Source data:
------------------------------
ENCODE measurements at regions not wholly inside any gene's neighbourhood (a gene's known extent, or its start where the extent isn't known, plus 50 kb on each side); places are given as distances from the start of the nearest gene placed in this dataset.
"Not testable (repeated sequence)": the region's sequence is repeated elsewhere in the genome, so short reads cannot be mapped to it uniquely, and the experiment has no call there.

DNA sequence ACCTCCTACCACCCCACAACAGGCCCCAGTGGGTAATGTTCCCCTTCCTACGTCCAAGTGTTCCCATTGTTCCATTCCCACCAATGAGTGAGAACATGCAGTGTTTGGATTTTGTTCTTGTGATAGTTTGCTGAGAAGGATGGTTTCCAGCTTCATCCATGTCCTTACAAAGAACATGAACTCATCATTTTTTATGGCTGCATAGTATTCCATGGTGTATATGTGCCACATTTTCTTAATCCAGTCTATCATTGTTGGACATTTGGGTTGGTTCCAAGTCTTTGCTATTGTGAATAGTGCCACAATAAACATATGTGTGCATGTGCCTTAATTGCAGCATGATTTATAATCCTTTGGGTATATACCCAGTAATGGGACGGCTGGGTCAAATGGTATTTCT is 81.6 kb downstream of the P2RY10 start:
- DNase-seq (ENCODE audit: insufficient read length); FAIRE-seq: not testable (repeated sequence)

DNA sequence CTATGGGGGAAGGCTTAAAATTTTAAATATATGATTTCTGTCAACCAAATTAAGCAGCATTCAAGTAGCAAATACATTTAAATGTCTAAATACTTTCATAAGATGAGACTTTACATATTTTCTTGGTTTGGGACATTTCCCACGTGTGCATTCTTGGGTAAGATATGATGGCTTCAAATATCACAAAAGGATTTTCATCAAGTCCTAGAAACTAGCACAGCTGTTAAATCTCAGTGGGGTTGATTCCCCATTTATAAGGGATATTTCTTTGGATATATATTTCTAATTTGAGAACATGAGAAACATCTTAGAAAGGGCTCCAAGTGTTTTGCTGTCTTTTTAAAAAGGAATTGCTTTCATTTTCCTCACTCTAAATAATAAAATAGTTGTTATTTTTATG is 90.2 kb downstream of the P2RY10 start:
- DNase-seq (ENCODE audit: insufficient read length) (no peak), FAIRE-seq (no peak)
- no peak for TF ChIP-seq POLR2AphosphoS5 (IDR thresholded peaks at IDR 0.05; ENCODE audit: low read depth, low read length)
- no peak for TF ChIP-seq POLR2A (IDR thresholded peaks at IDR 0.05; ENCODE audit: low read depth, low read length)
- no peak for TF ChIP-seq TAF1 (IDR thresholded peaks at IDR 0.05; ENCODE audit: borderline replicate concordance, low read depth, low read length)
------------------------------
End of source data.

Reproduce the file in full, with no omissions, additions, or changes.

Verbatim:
ENCODE measurements at regions not wholly inside any gene's neighbourhood (a gene's known extent, or its start where the extent isn't known, plus 50 kb on each side); places are given as distances from the start of the nearest gene placed in this dataset.
"Not testable (repeated sequence)": the region's sequence is repeated elsewhere in the genome, so short reads cannot be mapped to it uniquely, and the experiment has no call there.

DNA sequence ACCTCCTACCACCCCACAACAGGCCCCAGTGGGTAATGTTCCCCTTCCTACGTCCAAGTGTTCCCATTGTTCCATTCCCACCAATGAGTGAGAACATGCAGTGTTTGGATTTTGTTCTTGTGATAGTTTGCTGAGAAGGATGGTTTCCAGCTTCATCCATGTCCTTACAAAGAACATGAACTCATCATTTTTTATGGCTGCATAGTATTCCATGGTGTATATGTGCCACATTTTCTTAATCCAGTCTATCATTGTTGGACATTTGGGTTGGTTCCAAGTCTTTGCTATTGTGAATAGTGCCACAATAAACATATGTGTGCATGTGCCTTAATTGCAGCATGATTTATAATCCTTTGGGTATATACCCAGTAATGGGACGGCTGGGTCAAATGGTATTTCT is 81.6 kb downstream of the P2RY10 start:
- DNase-seq (ENCODE audit: insufficient read length); FAIRE-seq: not testable (repeated sequence)

DNA sequence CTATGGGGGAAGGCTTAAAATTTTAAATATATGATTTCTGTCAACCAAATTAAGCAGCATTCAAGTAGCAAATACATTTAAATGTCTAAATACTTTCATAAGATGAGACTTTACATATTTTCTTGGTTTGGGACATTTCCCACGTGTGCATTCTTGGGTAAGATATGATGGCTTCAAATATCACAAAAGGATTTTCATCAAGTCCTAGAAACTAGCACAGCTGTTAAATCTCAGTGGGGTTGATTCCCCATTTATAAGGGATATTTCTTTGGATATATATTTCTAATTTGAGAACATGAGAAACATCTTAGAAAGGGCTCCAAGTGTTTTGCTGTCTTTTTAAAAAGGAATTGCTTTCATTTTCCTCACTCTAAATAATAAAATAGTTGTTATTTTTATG is 90.2 kb downstream of the P2RY10 start:
- DNase-seq (ENCODE audit: insufficient read length) (no peak), FAIRE-seq (no peak)
- no peak for TF ChIP-seq POLR2AphosphoS5 (IDR thresholded peaks at IDR 0.05; ENCODE audit: low read depth, low read length)
- no peak for TF ChIP-seq POLR2A (IDR thresholded peaks at IDR 0.05; ENCODE audit: low read depth, low read length)
- no peak for TF ChIP-seq TAF1 (IDR thresholded peaks at IDR 0.05; ENCODE audit: borderline replicate concordance, low read depth, low read length)